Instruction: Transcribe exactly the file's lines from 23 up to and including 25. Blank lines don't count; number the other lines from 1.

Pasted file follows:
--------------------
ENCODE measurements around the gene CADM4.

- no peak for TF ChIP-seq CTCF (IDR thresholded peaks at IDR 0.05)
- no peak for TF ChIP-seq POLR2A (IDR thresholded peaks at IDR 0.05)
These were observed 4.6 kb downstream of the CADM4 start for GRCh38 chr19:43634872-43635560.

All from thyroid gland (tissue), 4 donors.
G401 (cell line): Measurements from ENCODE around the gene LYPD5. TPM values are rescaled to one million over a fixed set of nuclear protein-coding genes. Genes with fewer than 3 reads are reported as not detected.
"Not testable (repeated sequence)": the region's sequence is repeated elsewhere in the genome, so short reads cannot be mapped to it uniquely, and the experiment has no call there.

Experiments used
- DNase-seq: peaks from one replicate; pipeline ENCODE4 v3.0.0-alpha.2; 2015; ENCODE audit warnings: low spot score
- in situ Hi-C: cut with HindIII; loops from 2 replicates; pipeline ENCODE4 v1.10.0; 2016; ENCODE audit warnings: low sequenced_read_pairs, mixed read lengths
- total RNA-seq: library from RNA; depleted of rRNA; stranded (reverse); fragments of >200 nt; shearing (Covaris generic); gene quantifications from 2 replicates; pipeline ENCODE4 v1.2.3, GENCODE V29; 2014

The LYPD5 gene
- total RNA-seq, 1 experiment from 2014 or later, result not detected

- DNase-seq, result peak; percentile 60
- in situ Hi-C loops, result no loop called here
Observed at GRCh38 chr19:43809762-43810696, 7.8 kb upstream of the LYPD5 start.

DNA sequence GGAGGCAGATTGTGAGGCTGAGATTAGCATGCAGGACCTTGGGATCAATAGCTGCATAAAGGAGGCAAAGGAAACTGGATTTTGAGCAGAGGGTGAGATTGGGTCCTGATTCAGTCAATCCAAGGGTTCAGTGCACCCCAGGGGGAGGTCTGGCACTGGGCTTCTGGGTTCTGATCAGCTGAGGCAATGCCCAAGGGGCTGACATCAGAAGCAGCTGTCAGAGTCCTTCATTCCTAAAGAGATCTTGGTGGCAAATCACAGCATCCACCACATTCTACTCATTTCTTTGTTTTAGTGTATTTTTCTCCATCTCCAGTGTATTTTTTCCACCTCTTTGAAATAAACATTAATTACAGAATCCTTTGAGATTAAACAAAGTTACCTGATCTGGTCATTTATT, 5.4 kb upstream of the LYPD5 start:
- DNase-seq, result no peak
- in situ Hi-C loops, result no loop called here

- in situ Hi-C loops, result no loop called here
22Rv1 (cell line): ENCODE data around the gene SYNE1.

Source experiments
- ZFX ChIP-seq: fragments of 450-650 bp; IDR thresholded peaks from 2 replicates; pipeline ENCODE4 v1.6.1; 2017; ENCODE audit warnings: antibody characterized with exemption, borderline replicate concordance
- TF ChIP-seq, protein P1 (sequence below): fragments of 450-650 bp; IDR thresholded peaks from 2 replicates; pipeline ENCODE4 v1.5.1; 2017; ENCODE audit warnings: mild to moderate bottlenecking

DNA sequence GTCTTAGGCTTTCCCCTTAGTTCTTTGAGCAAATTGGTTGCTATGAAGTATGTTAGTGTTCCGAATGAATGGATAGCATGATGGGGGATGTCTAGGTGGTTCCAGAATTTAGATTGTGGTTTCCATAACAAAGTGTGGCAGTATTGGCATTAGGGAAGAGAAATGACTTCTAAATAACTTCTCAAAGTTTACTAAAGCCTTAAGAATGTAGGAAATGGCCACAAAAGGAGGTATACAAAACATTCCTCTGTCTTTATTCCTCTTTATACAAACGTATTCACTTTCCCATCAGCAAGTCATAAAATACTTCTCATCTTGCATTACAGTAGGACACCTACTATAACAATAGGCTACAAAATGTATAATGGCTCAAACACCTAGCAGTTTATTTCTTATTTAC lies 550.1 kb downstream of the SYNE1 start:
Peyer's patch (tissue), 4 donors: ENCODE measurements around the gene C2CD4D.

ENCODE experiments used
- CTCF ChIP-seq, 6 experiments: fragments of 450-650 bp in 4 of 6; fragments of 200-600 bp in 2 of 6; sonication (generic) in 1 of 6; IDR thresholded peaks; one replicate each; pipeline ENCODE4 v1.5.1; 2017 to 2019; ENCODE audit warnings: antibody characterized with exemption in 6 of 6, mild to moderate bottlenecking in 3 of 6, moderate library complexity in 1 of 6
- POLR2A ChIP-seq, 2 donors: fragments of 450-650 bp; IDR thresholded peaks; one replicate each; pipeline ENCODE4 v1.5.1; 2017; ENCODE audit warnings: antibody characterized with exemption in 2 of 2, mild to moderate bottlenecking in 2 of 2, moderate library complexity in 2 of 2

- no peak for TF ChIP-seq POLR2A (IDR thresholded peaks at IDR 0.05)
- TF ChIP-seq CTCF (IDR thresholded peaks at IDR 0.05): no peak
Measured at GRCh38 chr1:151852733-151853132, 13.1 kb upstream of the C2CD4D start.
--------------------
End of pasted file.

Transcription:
- ZFX ChIP-seq: fragments of 450-650 bp; IDR thresholded peaks from 2 replicates; pipeline ENCODE4 v1.6.1; 2017; ENCODE audit warnings: antibody characterized with exemption, borderline replicate concordance
- TF ChIP-seq, protein P1 (sequence below): fragments of 450-650 bp; IDR thresholded peaks from 2 replicates; pipeline ENCODE4 v1.5.1; 2017; ENCODE audit warnings: mild to moderate bottlenecking

DNA sequence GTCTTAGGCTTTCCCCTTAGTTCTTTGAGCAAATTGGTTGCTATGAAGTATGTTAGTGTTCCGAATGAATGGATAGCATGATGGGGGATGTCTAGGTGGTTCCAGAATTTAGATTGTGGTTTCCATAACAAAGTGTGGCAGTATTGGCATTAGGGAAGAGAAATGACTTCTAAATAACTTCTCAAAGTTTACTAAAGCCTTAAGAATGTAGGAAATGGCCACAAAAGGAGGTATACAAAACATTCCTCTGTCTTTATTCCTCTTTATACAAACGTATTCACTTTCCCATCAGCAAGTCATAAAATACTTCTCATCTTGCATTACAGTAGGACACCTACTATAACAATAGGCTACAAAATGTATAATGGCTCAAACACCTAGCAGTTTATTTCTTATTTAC lies 550.1 kb downstream of the SYNE1 start: